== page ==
This is the fifth of several posts running on Defence-in-Depth arising out of the Military Learning and Innovation Roundtable held at the Joint Services Command and Staff College on Wednesday 17 June 2015. The roundtable explored the various ways in which armed forces have learned, adapted, and innovated in times of war and peace, austerity, and pressure from the eighteenth century to the present day. You can read more about the aims and objectives, research outputs, and future events of the Military Innovation and Learning Research Group at www.militaryinnovation.org. Podcasts from the roundtable are available to download here.
On 17 June, I was given the unenviable task of delivering the final presentation of the inaugural Military Innovation and Learning Research Group roundtable. This was unenviable in two ways. First, if you have read the preceding blogs from Huw Davies, Robert Foley, Aimée Fox-Godden and Jill Russell, you will know that I had to follow fascinating presentations showcasing cutting-edge research on historical examples of learning and innovation. Second, I was capping off the day by talking theory; following tales of daring-do, if you like, with philosophical musings on why and how.
As I looked out on my weary audience, nodding along or nodding off, I was sorely tempted to run for the more familiar cover of lessons learned from insurgency in Iraq or ambushes in Afghanistan. However, I was also aware that my temptation to do so was as much a reflection of my own deep-seated aversion to pesky questions of epistemology and ontology as it was of my desire to spare friends and colleagues from the philosophical clutches of the likes of Kuhn, Derrida and Foucault. In the event, I couldn’t face Foucault any more than my audience but serious reflection on the compatibility, or otherwise, of approaches to understanding military learning drawn from competing philosophies of knowledge is a necessary evil even for the most hardened empiricist. Like it or not, we need sound theory if we are to engender good practice. But this is self-evident, surely? Why is it important to re-state it here?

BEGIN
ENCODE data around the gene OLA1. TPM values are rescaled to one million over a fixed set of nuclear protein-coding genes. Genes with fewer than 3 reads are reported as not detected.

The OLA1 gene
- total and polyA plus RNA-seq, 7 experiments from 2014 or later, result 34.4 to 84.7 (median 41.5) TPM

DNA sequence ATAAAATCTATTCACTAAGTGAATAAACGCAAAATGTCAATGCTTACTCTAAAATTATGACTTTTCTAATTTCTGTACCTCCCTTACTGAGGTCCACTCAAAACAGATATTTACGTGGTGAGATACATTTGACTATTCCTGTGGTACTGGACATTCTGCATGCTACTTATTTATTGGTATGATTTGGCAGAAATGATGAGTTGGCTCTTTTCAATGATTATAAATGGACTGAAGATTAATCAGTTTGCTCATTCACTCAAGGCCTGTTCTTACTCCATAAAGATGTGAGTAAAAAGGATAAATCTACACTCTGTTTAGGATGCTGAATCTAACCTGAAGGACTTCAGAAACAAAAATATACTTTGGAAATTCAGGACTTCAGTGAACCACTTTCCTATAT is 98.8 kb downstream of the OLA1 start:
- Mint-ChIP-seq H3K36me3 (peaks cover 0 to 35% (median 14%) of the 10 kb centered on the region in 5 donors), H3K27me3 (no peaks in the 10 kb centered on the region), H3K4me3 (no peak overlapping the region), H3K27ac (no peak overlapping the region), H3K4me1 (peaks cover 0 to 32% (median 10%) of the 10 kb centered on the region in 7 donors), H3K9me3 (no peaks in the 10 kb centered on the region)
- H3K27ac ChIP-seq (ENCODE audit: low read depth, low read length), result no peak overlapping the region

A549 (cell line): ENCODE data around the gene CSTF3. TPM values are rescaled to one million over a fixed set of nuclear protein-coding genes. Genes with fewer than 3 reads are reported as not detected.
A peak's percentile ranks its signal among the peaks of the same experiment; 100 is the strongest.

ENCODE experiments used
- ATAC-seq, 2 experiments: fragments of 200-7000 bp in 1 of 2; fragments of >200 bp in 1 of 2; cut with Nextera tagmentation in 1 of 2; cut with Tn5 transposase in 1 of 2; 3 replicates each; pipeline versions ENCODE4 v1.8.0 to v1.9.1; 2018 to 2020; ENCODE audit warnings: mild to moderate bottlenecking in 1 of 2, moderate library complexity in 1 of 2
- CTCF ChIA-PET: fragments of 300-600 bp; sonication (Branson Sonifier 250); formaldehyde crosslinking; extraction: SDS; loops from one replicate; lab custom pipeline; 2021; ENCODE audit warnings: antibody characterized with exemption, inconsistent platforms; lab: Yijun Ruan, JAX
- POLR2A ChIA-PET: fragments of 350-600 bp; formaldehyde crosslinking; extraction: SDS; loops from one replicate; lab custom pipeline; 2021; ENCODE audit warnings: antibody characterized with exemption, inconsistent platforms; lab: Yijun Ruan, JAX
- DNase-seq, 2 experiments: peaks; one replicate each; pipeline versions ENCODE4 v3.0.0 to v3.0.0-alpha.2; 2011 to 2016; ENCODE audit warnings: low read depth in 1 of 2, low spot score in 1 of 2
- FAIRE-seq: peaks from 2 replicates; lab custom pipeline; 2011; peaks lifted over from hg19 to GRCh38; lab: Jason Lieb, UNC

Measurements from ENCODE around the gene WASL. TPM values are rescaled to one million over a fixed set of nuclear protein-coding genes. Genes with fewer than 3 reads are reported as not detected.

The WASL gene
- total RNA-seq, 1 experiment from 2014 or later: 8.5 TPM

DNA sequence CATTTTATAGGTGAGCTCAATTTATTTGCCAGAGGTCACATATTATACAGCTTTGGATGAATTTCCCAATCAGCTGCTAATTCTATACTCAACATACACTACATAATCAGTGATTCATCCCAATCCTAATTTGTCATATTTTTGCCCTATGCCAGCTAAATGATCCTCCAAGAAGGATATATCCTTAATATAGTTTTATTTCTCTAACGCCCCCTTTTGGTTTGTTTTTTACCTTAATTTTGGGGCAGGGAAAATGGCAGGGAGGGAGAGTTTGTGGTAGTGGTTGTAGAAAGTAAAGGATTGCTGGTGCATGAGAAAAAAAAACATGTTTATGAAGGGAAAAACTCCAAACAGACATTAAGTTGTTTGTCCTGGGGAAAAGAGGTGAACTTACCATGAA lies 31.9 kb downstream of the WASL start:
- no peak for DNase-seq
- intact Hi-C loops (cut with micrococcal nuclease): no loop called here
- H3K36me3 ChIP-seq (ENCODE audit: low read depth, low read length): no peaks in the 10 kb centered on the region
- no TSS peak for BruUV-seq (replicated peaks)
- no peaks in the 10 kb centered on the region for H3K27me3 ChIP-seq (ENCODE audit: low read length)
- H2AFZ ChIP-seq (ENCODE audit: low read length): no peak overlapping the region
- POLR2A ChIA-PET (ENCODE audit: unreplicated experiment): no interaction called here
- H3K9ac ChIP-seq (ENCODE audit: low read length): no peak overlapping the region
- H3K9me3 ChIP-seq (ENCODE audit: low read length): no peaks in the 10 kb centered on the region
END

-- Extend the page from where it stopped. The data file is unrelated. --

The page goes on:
There is a temptation, all too strong in the field of military innovation studies, to leap past or side-step the theory in order to put ideas into practice. This is laudable in as much as it wishes to evade the entanglements of academic debate but dangerous in that, in our rush to have an impact, many of us have perhaps been guilty of taking short-cuts with our theorising. I say “us” because I am every bit as guilty as anyone else. Why is this the case? It is emphatically not because academics interested in how and why militaries learn lack sound theoretical grounding. In fact, as Adam Grissom pointed out in his seminal 2006 article on the state of the field, The future of military innovation studies, the four broad ‘schools’ of thought about military innovation each represent a competing theory about the drivers of change. The big guns of IR theory, though most notably realist and critical approaches, suffuse much of the literature and key figures such as Barry Posen, Jack Snyder, Stephen Rosen, Deborah Avant, Theo Farrell and Terry Terriff all situate their research within the wider IR theoretical framework. However, what is striking about the competing schools of thought is that, in reality, they hardly compete at all. In fact, scholars from each are often at great pains to emphasise that their work is compatible with that of colleagues exploring the issues from different perspectives. In a world where the odds of two academics in a phone-box engaging in a viciously inept game of slapsie are high, what price a whole field of study characterised by mutual respect?